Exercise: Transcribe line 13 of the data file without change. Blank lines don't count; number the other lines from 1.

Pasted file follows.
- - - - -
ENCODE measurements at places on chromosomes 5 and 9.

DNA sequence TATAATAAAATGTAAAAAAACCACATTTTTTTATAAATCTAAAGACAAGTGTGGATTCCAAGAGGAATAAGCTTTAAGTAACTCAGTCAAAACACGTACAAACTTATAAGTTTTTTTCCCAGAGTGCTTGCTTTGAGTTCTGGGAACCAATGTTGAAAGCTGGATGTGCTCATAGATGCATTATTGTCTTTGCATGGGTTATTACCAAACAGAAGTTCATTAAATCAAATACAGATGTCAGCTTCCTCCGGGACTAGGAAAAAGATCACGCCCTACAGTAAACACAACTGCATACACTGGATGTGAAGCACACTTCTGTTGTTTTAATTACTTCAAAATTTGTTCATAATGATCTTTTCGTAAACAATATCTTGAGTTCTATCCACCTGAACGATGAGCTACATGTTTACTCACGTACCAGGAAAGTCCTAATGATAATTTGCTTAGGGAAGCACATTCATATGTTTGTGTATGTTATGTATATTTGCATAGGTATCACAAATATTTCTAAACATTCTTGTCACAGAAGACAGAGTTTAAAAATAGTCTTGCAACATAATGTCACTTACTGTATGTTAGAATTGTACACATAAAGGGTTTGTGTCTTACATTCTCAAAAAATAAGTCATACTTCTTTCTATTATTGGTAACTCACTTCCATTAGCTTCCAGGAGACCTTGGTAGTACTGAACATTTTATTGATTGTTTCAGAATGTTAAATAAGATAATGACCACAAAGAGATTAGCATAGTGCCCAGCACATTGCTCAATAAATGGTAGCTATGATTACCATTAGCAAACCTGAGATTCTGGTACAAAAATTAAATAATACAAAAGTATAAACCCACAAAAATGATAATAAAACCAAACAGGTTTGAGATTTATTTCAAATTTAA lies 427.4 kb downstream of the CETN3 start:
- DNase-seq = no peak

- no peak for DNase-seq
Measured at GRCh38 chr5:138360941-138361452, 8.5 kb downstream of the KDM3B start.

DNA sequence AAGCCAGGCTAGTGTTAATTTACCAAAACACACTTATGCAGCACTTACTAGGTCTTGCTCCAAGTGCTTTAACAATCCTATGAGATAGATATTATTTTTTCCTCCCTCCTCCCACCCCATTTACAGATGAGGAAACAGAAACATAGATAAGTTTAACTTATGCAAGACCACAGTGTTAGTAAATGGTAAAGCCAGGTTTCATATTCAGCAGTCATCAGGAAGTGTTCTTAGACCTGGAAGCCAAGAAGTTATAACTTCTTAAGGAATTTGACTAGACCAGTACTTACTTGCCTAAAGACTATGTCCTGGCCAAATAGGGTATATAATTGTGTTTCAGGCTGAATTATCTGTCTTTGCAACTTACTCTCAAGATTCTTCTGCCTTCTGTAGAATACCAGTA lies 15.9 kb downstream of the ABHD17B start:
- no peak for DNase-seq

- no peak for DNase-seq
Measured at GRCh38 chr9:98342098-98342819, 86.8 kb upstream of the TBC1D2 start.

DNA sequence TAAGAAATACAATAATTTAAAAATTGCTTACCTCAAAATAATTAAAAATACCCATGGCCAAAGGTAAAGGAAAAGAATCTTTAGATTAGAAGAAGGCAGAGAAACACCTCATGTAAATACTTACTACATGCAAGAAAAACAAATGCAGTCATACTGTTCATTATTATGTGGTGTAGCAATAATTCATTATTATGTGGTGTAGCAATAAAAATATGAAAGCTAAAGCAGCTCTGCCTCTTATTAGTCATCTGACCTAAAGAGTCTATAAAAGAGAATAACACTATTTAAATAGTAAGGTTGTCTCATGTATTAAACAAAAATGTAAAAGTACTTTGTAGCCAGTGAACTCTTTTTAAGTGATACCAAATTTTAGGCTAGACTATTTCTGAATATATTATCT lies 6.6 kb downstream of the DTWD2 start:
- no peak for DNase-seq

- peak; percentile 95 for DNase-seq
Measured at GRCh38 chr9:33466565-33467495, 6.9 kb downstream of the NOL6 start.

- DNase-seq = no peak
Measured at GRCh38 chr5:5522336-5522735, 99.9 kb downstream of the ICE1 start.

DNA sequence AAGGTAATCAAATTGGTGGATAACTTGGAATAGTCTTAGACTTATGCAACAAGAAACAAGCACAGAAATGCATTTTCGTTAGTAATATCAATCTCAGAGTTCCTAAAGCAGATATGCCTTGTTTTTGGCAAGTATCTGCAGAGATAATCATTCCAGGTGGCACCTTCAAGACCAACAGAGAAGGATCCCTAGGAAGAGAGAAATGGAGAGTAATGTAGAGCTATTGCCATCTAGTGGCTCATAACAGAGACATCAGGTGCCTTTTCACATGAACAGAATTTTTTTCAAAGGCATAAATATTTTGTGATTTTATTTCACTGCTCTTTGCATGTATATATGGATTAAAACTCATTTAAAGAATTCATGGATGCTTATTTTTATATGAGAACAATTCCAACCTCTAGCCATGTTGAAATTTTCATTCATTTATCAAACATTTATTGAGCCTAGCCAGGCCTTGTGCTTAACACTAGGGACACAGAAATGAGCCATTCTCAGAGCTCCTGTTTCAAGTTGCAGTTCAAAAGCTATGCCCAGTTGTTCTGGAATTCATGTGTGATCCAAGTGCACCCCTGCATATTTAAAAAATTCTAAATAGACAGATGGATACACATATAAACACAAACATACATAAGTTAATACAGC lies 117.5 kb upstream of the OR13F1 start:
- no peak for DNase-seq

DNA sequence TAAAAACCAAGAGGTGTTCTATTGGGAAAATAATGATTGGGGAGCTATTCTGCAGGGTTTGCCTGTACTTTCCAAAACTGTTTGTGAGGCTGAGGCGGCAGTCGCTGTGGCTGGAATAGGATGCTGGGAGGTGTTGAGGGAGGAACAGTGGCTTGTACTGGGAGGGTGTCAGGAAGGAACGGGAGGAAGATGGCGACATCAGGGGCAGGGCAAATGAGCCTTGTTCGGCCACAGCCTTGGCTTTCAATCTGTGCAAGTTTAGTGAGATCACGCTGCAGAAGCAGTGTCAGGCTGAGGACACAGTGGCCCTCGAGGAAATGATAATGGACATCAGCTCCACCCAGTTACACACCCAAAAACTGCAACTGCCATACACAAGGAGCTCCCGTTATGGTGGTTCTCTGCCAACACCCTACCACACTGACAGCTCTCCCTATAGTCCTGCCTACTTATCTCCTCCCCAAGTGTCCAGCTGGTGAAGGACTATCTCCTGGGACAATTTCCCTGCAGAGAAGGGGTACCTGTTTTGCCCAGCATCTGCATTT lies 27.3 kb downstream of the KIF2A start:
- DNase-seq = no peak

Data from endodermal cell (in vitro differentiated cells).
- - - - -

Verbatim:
Measured at GRCh38 chr9:33466565-33467495, 6.9 kb downstream of the NOL6 start.